“My generation made the decision to give up cattle as they were not viable, damaging the land and had no future,” he describes the moment when the Craigs changed the aim of their efforts. In 1980s they set aside thousands of acres to build a black rhino sanctuary. It was a successful model, so in 1995 the Craigs dedicated their entire ranch to conservation and formed the non-profit Lewa Wildlife Conservancy.

“This has resulted in a significant increase in employment opportunities and overall revenues,” adds Ian Craig. Although known as a black rhino sanctuary, Lewa, now encompassing about 200 square kilometres (around 60 000 acres), is home to the world’s largest single population of Grevy’s zebra too.

While Lewa focused entirely on wildlife in 1995, Ol Pejeta had to wait for a similar decision until 2004. At that time its population of black rhinos had increased so much that its black rhino reserve became too small for them. For this reason managment decided to expand the existing sanctuary and created present Ol Pejeta Conservancy that encompasses about 300 square kilometres (around 90 000 acres).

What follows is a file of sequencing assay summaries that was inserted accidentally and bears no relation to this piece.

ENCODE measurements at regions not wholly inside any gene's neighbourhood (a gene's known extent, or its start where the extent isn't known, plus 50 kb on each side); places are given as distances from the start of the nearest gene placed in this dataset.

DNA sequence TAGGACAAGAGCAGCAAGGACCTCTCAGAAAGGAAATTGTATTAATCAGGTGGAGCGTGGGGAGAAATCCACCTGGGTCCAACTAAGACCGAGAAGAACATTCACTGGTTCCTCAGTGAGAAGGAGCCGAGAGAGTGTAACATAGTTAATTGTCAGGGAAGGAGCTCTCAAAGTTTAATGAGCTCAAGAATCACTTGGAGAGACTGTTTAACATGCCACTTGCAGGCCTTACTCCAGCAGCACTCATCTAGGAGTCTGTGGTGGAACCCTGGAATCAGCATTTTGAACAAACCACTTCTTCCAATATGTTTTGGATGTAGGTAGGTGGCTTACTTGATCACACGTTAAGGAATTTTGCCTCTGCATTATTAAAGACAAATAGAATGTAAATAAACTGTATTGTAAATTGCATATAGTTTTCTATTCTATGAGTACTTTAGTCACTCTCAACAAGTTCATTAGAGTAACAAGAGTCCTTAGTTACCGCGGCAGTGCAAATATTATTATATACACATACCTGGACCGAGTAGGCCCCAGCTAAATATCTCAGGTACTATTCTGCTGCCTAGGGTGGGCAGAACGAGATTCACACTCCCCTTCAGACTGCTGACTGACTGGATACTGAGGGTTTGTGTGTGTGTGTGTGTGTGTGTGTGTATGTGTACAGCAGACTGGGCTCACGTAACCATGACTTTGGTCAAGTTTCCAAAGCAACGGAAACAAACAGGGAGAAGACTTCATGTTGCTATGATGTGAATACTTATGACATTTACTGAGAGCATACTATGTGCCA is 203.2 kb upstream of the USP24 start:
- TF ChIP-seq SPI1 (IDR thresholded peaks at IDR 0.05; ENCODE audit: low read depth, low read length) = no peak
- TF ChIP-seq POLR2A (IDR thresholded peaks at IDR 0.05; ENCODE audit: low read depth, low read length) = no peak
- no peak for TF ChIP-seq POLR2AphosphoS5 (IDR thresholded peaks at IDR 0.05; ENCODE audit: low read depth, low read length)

Cattle, Wildlife and Tourism Together

When entering Ol Pejeta, one immediately realizes that this area is fully fenced. It’s hard to call such place real wilderness. However, when standing in the middle of Ol Pejeta and overlooking the vast land around, the end of the beautiful plains and bushes cannot be seen. It is home to rhinos, elephants, lions, giraffes, buffalos, leopards, cheetahs, hippos, hyenas, baboons and many other species. Wildlife is free to roam on the whole area and there are corridors in the fence that allow wildlife to move in and out. “These corridors are designed to stop rhinos, but allow all other species of wildlife to move, so Ol Pejeta works as an integral part of the wider Laikipia/Samburu ecosystem,” says Richard Vigne.